In today’s New York Times, Paul Krugman opines that the current GOP presidential contenders represent the “time loop party” who preen on debate podia and spout “canned talking points that are divorced from reality.” Krugman is referring to Saturday’s spectacle where Marco Rubio robotically chanted pre-packaged streams of verbiage. Also on his list are Republican rituals of calling votes to repeal ObamaCare, describing tax cuts as a “universal economic elixir,” and absurd platforms on immigration.
Krugman could have GOP positions on the Common Core in his catalogue of “doctrines every Republican politician now needs to endorse, on pain of excommunication.” (John Kasich gets a pass on this.) At this point, opposing higher standards for K-12 students is about as divorced from reality as building a wall around Mexico. Sure, it’s slow: for example, Carol Burris, avid anti-standards and accountability hawk and Diane Ravitch acolyte, continues to intone against the Common Core. So do the members of the Badass Teachers Association, who blindly snipe at this most recent step towards educational equity. But, as Leslie Brody reports today in the Wall Street Journal,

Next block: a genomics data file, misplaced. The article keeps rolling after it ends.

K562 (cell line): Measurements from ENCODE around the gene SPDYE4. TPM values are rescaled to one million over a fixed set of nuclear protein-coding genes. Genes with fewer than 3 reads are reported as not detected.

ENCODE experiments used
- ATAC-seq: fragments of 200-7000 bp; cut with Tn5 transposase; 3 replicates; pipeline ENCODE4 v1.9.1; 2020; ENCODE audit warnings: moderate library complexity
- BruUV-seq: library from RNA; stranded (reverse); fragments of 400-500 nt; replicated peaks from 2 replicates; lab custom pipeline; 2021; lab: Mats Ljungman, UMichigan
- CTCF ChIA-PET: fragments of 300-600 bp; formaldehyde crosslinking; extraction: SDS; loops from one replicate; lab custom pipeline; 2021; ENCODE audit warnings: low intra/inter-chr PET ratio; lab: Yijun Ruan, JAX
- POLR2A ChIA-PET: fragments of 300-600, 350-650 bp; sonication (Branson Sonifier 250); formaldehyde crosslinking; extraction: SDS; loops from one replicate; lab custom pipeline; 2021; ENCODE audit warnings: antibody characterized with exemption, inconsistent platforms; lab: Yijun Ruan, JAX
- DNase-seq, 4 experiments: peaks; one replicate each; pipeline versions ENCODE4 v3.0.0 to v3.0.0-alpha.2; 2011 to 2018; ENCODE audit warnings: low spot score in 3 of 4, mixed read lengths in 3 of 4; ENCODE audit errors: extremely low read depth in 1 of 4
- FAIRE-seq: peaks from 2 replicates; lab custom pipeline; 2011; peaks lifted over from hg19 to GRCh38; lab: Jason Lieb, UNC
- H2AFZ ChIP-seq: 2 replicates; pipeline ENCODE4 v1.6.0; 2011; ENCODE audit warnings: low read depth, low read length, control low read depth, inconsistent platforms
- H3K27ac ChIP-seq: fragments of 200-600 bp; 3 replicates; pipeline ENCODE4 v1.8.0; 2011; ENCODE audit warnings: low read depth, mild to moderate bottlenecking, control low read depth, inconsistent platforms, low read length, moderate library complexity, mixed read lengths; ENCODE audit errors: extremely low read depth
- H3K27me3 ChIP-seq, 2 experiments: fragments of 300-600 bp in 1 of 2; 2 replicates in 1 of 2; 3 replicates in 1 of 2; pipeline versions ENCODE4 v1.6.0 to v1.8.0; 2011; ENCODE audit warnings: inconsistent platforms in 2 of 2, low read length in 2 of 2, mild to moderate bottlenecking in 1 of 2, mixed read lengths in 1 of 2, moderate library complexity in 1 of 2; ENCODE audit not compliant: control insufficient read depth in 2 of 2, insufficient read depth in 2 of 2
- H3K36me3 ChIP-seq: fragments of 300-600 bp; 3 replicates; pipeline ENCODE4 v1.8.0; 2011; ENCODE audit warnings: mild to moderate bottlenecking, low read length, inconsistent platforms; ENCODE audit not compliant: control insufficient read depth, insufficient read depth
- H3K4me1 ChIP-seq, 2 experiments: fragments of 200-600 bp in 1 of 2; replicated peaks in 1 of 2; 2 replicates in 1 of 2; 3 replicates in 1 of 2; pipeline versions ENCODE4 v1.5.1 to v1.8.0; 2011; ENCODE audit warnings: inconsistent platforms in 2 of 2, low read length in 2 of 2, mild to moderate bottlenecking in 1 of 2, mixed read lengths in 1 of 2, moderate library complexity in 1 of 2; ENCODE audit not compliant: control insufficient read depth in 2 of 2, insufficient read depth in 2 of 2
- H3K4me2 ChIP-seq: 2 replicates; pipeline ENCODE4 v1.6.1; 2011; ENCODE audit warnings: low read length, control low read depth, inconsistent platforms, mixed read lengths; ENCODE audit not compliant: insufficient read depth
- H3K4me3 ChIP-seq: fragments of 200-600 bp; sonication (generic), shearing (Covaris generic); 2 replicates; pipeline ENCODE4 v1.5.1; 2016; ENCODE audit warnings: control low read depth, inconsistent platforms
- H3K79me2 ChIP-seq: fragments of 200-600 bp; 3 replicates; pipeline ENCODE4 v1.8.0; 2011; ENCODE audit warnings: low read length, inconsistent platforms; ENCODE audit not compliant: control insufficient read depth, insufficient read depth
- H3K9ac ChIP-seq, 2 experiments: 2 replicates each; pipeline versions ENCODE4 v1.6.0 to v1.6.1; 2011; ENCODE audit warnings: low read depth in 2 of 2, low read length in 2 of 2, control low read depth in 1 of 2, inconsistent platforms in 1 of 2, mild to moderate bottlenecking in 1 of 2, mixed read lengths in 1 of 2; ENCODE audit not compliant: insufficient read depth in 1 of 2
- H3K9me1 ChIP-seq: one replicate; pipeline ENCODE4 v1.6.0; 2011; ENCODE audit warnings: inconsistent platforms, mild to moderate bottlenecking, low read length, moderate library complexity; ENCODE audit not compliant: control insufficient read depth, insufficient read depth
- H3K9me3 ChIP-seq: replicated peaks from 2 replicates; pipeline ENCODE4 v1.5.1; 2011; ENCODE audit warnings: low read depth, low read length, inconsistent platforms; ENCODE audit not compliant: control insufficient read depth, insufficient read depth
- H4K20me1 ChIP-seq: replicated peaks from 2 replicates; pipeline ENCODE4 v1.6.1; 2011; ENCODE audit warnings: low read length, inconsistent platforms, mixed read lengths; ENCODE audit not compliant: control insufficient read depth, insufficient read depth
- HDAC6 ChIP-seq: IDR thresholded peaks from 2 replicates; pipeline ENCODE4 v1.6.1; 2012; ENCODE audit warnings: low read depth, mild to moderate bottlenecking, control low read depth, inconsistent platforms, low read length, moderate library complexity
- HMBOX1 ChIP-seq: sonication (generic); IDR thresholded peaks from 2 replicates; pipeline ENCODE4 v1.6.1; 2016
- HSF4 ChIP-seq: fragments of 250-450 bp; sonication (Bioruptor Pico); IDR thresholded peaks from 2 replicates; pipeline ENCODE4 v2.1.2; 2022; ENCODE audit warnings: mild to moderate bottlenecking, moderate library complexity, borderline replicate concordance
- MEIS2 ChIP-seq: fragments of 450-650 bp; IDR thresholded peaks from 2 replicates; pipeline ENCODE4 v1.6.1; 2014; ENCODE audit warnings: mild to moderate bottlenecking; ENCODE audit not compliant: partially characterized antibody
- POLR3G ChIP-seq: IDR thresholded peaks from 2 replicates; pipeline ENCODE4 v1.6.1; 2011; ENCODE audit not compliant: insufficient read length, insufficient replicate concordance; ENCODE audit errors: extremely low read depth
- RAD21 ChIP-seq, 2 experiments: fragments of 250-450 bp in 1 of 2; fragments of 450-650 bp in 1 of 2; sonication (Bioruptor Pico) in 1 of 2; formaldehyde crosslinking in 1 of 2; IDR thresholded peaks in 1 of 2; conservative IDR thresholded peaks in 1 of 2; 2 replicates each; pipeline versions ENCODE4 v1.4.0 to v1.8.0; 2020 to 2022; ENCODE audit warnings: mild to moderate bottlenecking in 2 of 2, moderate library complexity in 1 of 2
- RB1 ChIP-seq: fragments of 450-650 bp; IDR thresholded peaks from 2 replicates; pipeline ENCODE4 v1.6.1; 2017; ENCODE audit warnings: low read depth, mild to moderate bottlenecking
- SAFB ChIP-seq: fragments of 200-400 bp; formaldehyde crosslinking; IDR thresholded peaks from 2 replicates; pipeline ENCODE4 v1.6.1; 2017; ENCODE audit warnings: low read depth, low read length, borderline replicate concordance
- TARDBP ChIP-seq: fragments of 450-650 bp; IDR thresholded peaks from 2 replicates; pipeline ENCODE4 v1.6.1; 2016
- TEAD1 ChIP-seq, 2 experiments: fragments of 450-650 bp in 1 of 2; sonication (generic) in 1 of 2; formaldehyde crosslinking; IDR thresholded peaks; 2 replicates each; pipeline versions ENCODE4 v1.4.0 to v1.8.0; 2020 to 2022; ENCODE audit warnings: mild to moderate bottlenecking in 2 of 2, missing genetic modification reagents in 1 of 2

While political jousting has dominated much of the debate about the Common Core, a cadre of teachers are eager to advance what they see as a more powerful and consistent set of expectations. Some post their new lesson plans on Twitter and Facebook to spread the word.It’s happening. Teachers, parents, and school officials are experiencing the value of standards that teach critical thinking skills, rather than rote memorization.
East Moriches, a small, middle-income district about 75 miles east of New York City, switched to the Common Core early on. Superintendent Charles Russo, a vocal supporter, used to get hate mail, with some calling him an idiot for his stance.
He believes the standards brought results, including the elementary school’s National Blue Ribbon Award in 2014. On tests for grades three through eight, the district outperformed the state last year, with 47% proficient in language arts, compared with 31% statewide. The district, though, has a lower share of at-risk students.
The standards aim to be “fewer, clearer and deeper” than prior guidelines, to prod students to read passages closely to find evidence for their arguments and to use more technical and nonfiction texts than in the past, among other goals.
Raising expectations for all children comes with a core dilemma: how do we square commitment to college and career-ready standards with America’s long history of awarding high school diplomas based on attendance rather than proficiency? I don’t know the answer to that question.
But decrying meaningful and necessary educational course content for all children, as well as assessments that measure student growth, is its own “time loop,” as Krugman has it, “symbolic and substance free.” We deserve more than “empty suits” on educational issues and so do our kids.